Georgia Bulletin

The Newspaper of the Catholic Archdiocese of Atlanta


GRACE Scholars Donations Vault To $2.9 Million

By STEPHEN O'KANE, Staff Writer | Published February 4, 2010

As the GRACE Scholars program completed its second year, encouraging signs continue to move the program forward.

In 2008, its first year, GRACE brought in over $86,000 to help with tuition for students who newly entered Catholic schools throughout the state of Georgia.

In 2009, nearly $2.9 million has been directed to the program through more than 1,300 donors, marking a staggering increase from its freshman year.

According to Pat Mannelly, volunteer director of GRACE Scholars, Inc., five area Catholic schools received over $100,000 each and almost every school received between $50,000 and $100,000 as a result of the 2009 gifts. The funds can only be applied toward the cost of school tuition for qualifying students.

GRACE, which stands for Georgia Residents Assisting Children’s Education, is the student scholarship organization that was established by the Archdiocese of Atlanta and the Diocese of Savannah when Georgia recently opened the door for this program.

The program is one of about 20 organizations that distribute scholarships when Georgia taxpayers “redirect” part of their state income tax to the student organizations. The payment is a tax credit against their state tax bill.

Taxpayers or corporations who give to a scholarship organization can get a dollar-for-dollar credit against state income taxes. For example, a married couple donating the $2,500 maximum for couples can lower their state tax bill by $2,500. Individual taxpayers are limited to $1,000, and corporations, up to 75 percent of their state taxes. In other words, you get your entire donation back as a credit when you file your taxes.

“It’s the easiest give in the history of the Catholic Church,” said Mannelly. “The state is giving us a chance to help Catholic education.”

Diane Starkovich, superintendent of Catholic schools for the Archdiocese of Atlanta, who also serves on the board of directors for GRACE Scholars, agrees that the program is helping Catholic education and the local community.

“It is not going to fund or build schools,” said Starkovich. “But it is going to give a child and their family the chance to be in a Catholic school.”

“(GRACE) gives a family hope,” she continued. “It will open doors for students.”

Any Georgia taxpayer may make a donation and qualify for the Georgia Private School Tax Credit, assuming a state cap of $50 million annually hasn’t been met.

Donors pay the money already when they pay their state taxes. The question is whether people want it to go entirely into state coffers or redirect a portion of it to GRACE Scholars. Making that point takes some time, but once the process is clear to people, donors are usually pleasantly surprised.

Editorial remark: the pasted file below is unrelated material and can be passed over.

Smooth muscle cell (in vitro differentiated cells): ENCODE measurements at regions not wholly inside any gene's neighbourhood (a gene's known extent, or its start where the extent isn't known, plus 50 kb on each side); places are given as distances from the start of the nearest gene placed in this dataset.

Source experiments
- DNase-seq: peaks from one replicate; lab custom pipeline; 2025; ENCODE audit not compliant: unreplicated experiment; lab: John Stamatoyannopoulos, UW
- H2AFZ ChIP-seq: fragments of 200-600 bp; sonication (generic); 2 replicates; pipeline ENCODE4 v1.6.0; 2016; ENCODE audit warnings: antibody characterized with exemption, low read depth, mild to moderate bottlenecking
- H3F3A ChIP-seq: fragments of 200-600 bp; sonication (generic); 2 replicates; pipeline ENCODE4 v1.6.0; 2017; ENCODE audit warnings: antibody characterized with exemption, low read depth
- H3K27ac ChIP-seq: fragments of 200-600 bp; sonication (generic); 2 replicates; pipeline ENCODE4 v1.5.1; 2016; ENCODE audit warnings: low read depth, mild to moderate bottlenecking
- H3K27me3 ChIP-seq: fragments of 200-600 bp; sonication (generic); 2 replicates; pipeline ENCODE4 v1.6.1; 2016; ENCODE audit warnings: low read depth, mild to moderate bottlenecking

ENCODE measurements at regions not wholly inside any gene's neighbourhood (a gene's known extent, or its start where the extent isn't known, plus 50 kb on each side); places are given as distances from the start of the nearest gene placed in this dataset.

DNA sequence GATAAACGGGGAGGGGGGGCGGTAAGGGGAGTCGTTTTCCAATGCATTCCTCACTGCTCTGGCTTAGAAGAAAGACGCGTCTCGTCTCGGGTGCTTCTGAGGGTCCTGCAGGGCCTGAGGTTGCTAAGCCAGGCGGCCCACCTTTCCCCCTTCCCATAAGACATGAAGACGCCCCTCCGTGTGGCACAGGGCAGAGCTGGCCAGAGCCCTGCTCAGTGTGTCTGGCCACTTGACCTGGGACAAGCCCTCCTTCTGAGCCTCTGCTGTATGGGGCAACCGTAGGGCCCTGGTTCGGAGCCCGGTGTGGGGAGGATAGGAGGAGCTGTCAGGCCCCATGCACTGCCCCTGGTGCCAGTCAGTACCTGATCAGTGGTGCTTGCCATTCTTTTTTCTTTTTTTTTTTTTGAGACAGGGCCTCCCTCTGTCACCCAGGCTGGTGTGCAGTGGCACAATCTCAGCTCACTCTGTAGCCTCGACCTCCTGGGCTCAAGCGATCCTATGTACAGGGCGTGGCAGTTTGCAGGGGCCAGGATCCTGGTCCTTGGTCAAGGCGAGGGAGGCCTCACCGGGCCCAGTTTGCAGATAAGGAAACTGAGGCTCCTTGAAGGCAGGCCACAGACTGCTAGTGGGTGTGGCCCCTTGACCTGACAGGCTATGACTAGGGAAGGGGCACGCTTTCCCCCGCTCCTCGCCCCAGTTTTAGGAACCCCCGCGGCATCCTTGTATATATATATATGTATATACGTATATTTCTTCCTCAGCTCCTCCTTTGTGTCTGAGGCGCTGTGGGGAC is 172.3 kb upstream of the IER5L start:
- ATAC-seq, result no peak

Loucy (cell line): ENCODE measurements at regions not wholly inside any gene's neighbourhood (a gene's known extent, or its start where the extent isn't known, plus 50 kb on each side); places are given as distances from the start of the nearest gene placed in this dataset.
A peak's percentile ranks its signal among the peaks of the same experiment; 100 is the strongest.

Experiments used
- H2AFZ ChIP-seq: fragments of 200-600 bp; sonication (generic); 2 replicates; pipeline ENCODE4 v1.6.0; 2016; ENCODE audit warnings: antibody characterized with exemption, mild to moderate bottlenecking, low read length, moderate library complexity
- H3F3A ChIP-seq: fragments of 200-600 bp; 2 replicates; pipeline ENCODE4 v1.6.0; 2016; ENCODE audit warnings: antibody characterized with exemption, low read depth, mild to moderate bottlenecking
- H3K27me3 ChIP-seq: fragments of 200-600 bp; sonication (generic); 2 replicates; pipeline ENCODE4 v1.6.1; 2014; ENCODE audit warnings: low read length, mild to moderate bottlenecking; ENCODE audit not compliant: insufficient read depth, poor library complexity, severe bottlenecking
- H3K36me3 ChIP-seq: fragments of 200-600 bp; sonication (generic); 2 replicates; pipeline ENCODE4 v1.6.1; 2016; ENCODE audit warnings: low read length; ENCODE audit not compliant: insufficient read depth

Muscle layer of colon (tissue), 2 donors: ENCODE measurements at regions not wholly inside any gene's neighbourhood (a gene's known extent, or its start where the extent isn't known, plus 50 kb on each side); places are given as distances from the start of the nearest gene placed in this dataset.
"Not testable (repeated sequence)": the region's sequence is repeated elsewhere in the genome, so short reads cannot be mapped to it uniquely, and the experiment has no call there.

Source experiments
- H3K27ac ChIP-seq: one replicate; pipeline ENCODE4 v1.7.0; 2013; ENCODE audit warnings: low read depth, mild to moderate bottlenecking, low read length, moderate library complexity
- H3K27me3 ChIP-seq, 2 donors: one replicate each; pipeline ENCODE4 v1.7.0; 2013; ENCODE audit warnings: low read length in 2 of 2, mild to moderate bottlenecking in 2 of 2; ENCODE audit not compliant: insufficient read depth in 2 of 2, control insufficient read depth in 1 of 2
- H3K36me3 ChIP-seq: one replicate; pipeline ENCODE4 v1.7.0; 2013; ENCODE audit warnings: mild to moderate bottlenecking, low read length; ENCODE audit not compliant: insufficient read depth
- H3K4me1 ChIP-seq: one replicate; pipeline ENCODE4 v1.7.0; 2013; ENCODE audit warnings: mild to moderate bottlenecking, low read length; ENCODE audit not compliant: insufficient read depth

“How could you not do it since you get it all back?” Mannelly asked.

GRACE leaders are working to get the word out about the program because they believe there is an untapped potential to redirect a portion of state taxes into the program, which can then make Catholic education more affordable for families.

In 2009, the GRACE Scholars program established new policies in hopes of bringing new donors to the program.

One is that scholarship money can be set aside for the student’s whole academic career. The tuition assistance is provided yearly as long as there is still a financial need and the student remains in good academic standing.

Also, scholarships are awarded on financial need only. In the past, students could be ineligible if families earned above a maximum salary level.

Finally, donors can designate contributions to their school of choice. All Catholic schools in Georgia are eligible to receive aid from the GRACE program.

Giving money to GRACE takes four steps, making it important people submit the initial paperwork to the state as early as they can, usually by the end of October. First, a donor must become qualified by the state of Georgia by completing and submitting a Georgia Form IT-QEE-TP1, which can be downloaded at the GRACE Scholars Web site.

The donor will then receive confirmation from the Georgia Department of Revenue, allowing them to donate to GRACE. After the Department of Revenue sends back the approved Georgia Form IT-QEE-TP1 to the donor, they have an open period of 30 days to send a donation to GRACE Scholars, Inc.

GRACE Scholars, Inc. will mail a confirmation form once the forms and donation are received. This form is important to maintain with tax records. All the information and appropriate forms for donating may be found on the program’s Web site.

The tax credit opportunity for 2009 has closed, but it is just beginning for 2010.

“If we can fire up the churches, we could get the number to $10 million,” said Mannelly. “I’m convinced we can triple it this year.”

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